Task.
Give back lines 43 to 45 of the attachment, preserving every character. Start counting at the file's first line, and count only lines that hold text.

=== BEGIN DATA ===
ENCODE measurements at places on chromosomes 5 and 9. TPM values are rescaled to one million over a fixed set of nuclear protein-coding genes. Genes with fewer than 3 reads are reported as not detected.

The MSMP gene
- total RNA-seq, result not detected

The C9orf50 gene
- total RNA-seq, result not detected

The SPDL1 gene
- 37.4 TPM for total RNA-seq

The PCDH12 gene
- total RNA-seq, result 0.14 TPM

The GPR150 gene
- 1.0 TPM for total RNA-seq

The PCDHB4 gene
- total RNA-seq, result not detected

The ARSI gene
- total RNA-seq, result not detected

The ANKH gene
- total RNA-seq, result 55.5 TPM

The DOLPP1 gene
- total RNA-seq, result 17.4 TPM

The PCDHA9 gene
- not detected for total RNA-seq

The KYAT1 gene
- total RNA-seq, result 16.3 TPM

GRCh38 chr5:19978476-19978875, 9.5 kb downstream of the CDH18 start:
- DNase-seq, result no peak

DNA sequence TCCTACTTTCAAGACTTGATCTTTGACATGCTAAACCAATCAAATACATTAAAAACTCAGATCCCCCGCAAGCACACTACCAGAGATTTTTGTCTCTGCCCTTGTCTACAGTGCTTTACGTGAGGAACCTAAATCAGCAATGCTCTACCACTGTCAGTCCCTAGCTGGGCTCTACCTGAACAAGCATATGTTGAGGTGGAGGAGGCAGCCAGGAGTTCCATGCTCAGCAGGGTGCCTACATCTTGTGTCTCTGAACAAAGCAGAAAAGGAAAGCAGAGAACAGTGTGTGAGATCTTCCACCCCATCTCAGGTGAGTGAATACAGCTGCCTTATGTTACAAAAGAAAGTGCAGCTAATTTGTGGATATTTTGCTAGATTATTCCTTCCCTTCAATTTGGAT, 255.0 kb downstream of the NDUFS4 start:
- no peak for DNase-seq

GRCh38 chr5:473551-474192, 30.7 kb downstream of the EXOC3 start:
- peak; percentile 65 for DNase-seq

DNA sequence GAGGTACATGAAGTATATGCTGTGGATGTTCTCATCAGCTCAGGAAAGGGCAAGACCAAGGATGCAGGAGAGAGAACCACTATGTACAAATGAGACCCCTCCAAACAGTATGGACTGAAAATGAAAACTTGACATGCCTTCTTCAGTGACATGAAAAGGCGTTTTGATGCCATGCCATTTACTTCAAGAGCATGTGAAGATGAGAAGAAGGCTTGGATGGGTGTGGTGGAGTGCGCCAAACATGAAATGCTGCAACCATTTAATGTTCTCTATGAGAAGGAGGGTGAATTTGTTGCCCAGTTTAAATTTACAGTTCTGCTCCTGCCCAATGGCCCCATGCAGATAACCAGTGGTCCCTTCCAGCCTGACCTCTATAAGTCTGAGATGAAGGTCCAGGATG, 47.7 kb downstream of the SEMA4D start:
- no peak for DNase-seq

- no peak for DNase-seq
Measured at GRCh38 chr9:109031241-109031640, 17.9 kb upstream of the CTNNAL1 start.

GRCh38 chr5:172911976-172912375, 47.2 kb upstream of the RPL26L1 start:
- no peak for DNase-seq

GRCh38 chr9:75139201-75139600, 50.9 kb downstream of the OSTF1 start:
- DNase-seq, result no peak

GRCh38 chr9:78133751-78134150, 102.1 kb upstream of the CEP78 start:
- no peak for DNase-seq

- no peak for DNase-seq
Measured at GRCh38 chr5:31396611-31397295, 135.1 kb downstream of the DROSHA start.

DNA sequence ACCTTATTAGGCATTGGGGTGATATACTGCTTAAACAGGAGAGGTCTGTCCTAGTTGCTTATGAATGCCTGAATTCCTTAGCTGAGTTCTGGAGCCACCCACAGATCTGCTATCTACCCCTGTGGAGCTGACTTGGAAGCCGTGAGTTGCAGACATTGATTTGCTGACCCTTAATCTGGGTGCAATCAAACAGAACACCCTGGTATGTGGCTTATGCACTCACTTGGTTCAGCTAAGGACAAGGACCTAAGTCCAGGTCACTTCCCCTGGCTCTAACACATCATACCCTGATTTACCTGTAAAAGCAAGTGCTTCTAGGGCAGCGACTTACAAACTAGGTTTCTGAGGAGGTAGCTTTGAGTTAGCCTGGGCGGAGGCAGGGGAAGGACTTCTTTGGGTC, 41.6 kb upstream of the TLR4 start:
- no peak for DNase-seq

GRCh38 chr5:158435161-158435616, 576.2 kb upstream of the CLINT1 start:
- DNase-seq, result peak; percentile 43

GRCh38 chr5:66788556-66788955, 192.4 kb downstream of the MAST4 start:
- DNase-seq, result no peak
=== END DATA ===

- no peak for DNase-seq

GRCh38 chr5:158435161-158435616, 576.2 kb upstream of the CLINT1 start:
- DNase-seq, result peak; percentile 43